You might very well be able to switch to synthetic oil in a much older vehicle with a lot more miles on it than 20,000 and not have a problem at all. But it gets to be like the rolling of dice: sometimes you win, sometimes you lose. If you have an older bike that has a fair amount of miles on it and it’s running good, then I would say, ‘Let the sleeping dog lie’.
Q. What’s the best viscosity range of oil to use in my bike?
A. The below chart was taken from the Honda OEM service manual covering the 1997-2004 Honda VT1100C Spirit, you can see that under certain conditions other viscosity oils can be used. Its my understanding that the manuals for the much newer model Shadow's don't list or show as many viscosity choices, so if your bike is still under warranty then you may want to stay within the viscosity range listed in your owners manual for at lest the warranty period.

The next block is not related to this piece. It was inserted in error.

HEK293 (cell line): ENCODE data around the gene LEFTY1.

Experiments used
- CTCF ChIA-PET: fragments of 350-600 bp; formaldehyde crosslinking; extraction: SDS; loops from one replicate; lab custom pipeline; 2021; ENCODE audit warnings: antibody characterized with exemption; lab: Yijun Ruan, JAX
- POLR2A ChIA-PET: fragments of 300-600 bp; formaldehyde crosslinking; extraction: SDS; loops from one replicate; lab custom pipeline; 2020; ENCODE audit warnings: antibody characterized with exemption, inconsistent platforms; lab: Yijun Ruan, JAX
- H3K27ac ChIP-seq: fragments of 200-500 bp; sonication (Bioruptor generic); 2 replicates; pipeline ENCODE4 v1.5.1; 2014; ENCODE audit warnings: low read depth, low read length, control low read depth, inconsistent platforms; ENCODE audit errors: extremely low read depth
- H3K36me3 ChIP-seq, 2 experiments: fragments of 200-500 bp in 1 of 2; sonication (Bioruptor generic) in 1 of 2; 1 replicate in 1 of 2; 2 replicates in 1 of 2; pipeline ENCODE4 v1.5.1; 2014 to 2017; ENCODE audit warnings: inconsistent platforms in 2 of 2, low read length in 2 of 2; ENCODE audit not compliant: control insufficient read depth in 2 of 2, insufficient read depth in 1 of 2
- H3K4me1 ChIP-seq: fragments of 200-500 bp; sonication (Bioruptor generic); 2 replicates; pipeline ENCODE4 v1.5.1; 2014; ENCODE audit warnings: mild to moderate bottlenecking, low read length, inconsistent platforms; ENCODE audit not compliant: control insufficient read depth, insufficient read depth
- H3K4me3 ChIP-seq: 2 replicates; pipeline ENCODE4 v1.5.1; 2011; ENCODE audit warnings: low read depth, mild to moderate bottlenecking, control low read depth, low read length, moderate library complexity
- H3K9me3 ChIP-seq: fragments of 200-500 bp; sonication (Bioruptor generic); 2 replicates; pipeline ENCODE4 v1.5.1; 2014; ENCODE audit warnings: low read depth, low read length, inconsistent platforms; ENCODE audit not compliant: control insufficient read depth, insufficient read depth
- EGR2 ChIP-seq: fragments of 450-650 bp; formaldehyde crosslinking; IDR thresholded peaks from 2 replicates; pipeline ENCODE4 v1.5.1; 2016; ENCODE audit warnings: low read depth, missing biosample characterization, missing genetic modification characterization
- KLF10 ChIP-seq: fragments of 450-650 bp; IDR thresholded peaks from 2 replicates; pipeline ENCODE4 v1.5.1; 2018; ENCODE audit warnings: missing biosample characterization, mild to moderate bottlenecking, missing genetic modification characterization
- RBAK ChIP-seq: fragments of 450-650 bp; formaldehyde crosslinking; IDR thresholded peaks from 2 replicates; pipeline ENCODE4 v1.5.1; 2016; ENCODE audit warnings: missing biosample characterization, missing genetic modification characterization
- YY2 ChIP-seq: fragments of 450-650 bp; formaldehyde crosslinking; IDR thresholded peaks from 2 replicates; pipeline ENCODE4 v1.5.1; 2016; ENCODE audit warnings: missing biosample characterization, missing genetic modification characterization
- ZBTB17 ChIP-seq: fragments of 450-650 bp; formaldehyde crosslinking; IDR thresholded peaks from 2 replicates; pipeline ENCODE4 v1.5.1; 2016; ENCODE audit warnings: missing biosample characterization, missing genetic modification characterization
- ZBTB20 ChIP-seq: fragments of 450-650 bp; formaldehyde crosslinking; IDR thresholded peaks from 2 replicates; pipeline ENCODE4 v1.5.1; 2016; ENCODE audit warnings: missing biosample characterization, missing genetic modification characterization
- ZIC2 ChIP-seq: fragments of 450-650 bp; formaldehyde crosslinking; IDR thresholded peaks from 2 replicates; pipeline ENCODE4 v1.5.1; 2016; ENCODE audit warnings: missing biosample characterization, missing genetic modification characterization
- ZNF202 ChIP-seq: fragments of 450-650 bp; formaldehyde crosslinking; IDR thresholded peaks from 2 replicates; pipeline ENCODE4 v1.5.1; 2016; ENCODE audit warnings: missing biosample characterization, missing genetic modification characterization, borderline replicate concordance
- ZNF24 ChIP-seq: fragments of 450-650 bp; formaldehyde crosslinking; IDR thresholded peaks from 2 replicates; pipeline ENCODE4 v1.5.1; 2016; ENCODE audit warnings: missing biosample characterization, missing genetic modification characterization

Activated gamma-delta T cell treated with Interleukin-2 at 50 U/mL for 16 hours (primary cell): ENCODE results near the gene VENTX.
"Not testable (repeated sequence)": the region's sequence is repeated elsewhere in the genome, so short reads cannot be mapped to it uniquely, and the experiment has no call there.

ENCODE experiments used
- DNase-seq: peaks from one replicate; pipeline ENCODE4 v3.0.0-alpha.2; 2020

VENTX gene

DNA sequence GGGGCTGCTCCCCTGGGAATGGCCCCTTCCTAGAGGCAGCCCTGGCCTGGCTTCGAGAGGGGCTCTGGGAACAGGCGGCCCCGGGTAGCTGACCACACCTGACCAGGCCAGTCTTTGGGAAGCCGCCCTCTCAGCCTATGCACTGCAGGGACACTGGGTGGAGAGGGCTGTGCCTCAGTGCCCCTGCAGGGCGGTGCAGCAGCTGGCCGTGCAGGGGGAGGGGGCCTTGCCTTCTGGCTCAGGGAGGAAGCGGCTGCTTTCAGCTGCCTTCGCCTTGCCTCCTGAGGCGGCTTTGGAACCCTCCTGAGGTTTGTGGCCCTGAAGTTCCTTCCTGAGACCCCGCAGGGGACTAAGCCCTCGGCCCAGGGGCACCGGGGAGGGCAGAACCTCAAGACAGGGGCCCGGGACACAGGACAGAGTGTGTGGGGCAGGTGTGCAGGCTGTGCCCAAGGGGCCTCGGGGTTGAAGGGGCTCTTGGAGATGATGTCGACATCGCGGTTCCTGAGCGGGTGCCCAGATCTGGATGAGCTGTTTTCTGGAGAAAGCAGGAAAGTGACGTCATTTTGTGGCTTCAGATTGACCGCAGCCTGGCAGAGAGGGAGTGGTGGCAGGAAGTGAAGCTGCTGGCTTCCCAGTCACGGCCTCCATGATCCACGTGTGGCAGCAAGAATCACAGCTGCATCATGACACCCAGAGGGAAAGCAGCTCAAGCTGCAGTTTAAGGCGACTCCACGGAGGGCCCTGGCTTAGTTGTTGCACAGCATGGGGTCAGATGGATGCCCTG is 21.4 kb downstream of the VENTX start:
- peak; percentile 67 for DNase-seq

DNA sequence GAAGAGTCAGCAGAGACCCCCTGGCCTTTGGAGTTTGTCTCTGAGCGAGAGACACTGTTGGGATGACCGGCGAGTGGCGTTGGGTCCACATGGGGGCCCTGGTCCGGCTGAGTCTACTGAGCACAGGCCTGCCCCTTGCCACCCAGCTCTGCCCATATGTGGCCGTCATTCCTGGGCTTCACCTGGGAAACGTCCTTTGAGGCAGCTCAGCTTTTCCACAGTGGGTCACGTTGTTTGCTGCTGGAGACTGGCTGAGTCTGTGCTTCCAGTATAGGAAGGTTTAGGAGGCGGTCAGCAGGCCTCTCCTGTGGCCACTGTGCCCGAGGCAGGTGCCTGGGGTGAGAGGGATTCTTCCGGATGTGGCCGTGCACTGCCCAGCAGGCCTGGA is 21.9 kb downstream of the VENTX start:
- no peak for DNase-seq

So based on the information in the above chart we can see that Honda recommends using 10W-40 oil for what is considered ‘Normal riding conditions’. That does not mean you have to use that, nor does it mean that a 10W-40 oil is the best for your riding conditions. It’s quite possible that you could choose an oil with a more dedicated viscosity range. The recommended 10w-40 oil is the most universal oil or the one oil that covers the widest temperature spread between different climates. A good crescent wrench will fit the 13mm bolt, but not as well as a good 13mm six point socket will. If you’re not going to be starting your bike (cold starts) in temperatures below 20 degrees (f) then you could move up to a 15W-40 oil or even a 20W-40. The same thing applies to the high number listed for the oils viscosity range, except on the other end of the temperature range. If you don’t do a lot of extreme hard riding in extreme heat like above 110 degrees (f) then you probably don’t need an oil with the high number above 40. What about those that do ride in the extreme heat? They would be more concerned about the high viscosity number. They would do better using an oil like, 20W-50 or even a 15W-50.